1. "Oh I just finished reading that! It's so difficult to straighten out my first impressions, though. How did you feel about the narrative development?"
Flip the question back, and soak up all the secondary knowledge you can from the response in the next five minutes. Then just roughly translate this information into your own words, and regurgitate. You know, like what you did with that Wikipedia article on your last essay?
This is also great to use when you're not sure whather you should be scorning or loving the book in question. For example, if your conversational partner loathes it, her subsequent rant on the book's flagrant shortcomings will give you time to think of snide ways to compare the author to Stephanie Meyer.
Sounds clever, but means literally nothing. Works extremely well if said while looking ever-so-slightly to the upper left of the person to whom you're talking, shaking your head, and sporting a faintly furrowed brow, as if deeply contemplating the overwhelming life lessons you learned from the novel. Also a good one to use in class because with any luck, some other failing moron will pipe in with a 'that's what she said!' and take the attention off you for the time being. If this is your aim, other ambiguous adjectives can be used interchangeably with "penetrating", such as "hard-hitting" or "powerful".
3. "[Main Character's Name] is misunderstood, perhaps even by him/herself."
This wonderful sentence applies to every character from Harry Potter to Hamlet, mainly because authors like to project their own woeful and troubled lives onto their heroes. It's a pretty standard formula actually: angst+angst+angst+epiphany=EITHER redemption OR painful lonely death OR both of the above brought about in an unnecessarily complex way
4. [Main Character's Name] brings me back to my childhood on the farm, where my father once told me "
Because nobody, not even your professor who is paid to do it, pays any attention to students' boring and lengthy personal anecdotes, especially when they have little to no bearing on the actual subject matter and are usually a thinly veiled attempt to somehow make the novel about said student's depressing, egomaniacal existence. Ok this one's not real advice this was just an opportunity for me to say that I HATE those assholes
5. "It's like this vast river/labyrinth/piece of music/machine that flows/runs/is played/operates dependently, each current/path/note/part interacting with the other to form a cohesive whole."
Metaphors are particularly appreciated in class, even the poorly constructed ones, because they show the professor that you are at least trying to bring out your stifled literary nature. They also automatically make any given sentence two shades more vague. Use exaggerated adjectives like "vast", "incredible", and "fascinating", as they make you appear a lot more enthusiastic about the subject matter than you actually are.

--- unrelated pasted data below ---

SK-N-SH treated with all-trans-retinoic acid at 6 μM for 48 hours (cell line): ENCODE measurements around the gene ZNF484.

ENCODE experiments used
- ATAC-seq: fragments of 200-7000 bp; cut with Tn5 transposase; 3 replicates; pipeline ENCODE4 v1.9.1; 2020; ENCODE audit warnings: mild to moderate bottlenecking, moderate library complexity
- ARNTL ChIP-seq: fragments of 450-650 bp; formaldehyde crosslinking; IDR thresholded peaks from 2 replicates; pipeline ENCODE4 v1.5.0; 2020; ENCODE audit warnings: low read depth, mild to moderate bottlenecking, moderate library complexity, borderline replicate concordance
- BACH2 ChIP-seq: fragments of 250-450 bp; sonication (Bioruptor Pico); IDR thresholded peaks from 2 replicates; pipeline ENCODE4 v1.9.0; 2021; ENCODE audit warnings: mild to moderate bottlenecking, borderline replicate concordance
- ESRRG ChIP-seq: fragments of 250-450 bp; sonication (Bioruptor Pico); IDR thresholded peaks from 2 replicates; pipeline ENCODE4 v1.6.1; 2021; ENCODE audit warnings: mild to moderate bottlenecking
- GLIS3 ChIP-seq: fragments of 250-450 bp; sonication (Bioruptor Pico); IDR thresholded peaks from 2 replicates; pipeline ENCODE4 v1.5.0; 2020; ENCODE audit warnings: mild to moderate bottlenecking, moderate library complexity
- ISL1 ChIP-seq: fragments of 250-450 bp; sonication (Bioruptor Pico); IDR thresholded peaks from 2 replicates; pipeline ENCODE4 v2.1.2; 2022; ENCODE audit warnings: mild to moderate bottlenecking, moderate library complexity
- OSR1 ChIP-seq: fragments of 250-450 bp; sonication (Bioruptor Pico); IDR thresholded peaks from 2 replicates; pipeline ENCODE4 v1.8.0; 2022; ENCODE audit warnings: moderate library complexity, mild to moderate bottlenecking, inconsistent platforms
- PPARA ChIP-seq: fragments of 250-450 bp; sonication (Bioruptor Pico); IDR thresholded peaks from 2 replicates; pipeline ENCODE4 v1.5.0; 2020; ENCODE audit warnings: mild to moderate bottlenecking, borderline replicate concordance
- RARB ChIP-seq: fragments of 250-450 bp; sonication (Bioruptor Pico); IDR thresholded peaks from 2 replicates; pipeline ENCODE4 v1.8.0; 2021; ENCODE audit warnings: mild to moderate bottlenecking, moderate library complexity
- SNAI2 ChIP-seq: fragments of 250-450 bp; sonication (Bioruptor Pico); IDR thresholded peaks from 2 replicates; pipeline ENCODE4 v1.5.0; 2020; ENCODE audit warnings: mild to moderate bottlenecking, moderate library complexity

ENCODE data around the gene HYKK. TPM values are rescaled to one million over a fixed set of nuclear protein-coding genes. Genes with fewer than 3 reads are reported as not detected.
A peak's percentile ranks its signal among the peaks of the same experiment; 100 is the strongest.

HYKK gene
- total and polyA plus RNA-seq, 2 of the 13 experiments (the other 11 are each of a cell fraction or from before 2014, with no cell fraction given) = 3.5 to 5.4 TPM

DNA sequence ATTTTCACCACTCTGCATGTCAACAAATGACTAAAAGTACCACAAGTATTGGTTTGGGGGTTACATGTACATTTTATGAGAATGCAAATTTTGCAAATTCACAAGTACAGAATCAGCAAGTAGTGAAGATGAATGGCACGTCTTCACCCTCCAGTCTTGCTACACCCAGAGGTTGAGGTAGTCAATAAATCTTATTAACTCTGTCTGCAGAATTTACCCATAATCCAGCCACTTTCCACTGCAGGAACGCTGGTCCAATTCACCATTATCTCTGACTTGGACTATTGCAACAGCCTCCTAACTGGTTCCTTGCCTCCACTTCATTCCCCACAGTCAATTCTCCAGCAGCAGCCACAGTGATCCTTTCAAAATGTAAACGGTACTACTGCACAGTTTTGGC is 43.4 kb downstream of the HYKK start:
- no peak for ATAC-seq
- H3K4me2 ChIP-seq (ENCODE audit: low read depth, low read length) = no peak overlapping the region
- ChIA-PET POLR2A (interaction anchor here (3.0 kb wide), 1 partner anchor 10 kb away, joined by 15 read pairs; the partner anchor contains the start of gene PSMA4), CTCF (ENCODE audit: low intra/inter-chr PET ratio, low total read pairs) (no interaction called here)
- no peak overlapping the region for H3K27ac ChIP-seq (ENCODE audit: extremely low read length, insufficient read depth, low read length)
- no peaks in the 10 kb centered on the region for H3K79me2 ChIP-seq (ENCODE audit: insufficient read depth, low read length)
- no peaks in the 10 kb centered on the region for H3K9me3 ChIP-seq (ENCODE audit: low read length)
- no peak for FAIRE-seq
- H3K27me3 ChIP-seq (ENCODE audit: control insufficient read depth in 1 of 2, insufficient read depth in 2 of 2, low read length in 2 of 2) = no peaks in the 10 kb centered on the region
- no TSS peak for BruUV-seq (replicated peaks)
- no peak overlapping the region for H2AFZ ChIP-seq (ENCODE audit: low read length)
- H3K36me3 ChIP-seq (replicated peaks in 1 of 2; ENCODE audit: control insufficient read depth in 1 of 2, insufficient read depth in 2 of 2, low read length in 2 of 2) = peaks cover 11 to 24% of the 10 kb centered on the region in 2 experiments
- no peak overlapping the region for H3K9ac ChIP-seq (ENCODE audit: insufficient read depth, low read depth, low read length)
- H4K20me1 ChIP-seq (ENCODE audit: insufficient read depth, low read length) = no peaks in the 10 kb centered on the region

This is basically the epitome of the ?points for trying' strategy, but remember, a C+ for effort is less shameful and almost always leaves less traumatic memories than an A for sleeping with the Dean of Admissions. Not that I'd know or anything
6. "As I read this, Toulouse-Lautrec's work came to mind."
Comparing a picture to a novel is like looking around your grandmother's living-room: everything matches no matter what it is (see what I did there, with the metaphor?). You can name-drop any artist, just make sure his or her work is prolific and varied also obscure, just in case your English professor happens to be an art buff. So, you score an art reference as well as portray yourself as sensitive and culturally aware double win, bitchez.
Plus, you are bound to have a competitive jackass or a straight up over-achiever in your class; they will immediately agree with your pretty much meaningless statement to demonstrate that they, too, have a handle on the art history scene. Instant legitimacy!
7. "It was clearly before it's time."
This conveniently means two things: either that the author wrote something that was initially rejected but later unanimously praised as a work of genius, usually posthumously; or that the themes in the novel reflect some kind of universal, timeless piece of wisdom. One of these must apply by sheer probability to the classic text you are currently studying. After all, that's why the powers-that-be choose these texts in the first place right?
And if all else fails:
8. "I feel that one of the over-looked themes in this novel is FATE."
It may never be lupus, but it's always fate.